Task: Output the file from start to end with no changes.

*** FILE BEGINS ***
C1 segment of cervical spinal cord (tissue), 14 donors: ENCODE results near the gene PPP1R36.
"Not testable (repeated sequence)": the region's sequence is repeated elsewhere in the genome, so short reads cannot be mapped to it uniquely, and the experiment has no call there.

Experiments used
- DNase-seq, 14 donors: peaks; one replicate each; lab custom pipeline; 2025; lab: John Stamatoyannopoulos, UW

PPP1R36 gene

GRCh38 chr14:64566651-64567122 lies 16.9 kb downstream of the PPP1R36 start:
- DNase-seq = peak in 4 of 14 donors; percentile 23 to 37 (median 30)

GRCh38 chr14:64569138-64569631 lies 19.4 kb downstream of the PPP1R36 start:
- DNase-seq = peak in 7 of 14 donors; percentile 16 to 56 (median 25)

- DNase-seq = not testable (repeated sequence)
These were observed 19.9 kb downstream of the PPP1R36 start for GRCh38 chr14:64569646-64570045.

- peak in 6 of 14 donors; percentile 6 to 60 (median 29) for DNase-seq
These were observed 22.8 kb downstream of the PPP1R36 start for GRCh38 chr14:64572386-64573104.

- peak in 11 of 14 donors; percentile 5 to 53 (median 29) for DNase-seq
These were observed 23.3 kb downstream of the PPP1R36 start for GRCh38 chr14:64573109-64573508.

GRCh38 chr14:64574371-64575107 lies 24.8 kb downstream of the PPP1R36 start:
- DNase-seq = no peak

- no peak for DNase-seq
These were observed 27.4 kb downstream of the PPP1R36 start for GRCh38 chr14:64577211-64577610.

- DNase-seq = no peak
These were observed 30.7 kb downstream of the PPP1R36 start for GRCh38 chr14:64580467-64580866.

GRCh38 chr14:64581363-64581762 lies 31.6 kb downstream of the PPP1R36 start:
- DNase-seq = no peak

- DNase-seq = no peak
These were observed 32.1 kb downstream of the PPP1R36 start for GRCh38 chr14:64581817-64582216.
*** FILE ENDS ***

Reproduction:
C1 segment of cervical spinal cord (tissue), 14 donors: ENCODE results near the gene PPP1R36.
"Not testable (repeated sequence)": the region's sequence is repeated elsewhere in the genome, so short reads cannot be mapped to it uniquely, and the experiment has no call there.

Experiments used
- DNase-seq, 14 donors: peaks; one replicate each; lab custom pipeline; 2025; lab: John Stamatoyannopoulos, UW

PPP1R36 gene

GRCh38 chr14:64566651-64567122 lies 16.9 kb downstream of the PPP1R36 start:
- DNase-seq = peak in 4 of 14 donors; percentile 23 to 37 (median 30)

GRCh38 chr14:64569138-64569631 lies 19.4 kb downstream of the PPP1R36 start:
- DNase-seq = peak in 7 of 14 donors; percentile 16 to 56 (median 25)

- DNase-seq = not testable (repeated sequence)
These were observed 19.9 kb downstream of the PPP1R36 start for GRCh38 chr14:64569646-64570045.

- peak in 6 of 14 donors; percentile 6 to 60 (median 29) for DNase-seq
These were observed 22.8 kb downstream of the PPP1R36 start for GRCh38 chr14:64572386-64573104.

- peak in 11 of 14 donors; percentile 5 to 53 (median 29) for DNase-seq
These were observed 23.3 kb downstream of the PPP1R36 start for GRCh38 chr14:64573109-64573508.

GRCh38 chr14:64574371-64575107 lies 24.8 kb downstream of the PPP1R36 start:
- DNase-seq = no peak

- no peak for DNase-seq
These were observed 27.4 kb downstream of the PPP1R36 start for GRCh38 chr14:64577211-64577610.

- DNase-seq = no peak
These were observed 30.7 kb downstream of the PPP1R36 start for GRCh38 chr14:64580467-64580866.

GRCh38 chr14:64581363-64581762 lies 31.6 kb downstream of the PPP1R36 start:
- DNase-seq = no peak

- DNase-seq = no peak
These were observed 32.1 kb downstream of the PPP1R36 start for GRCh38 chr14:64581817-64582216.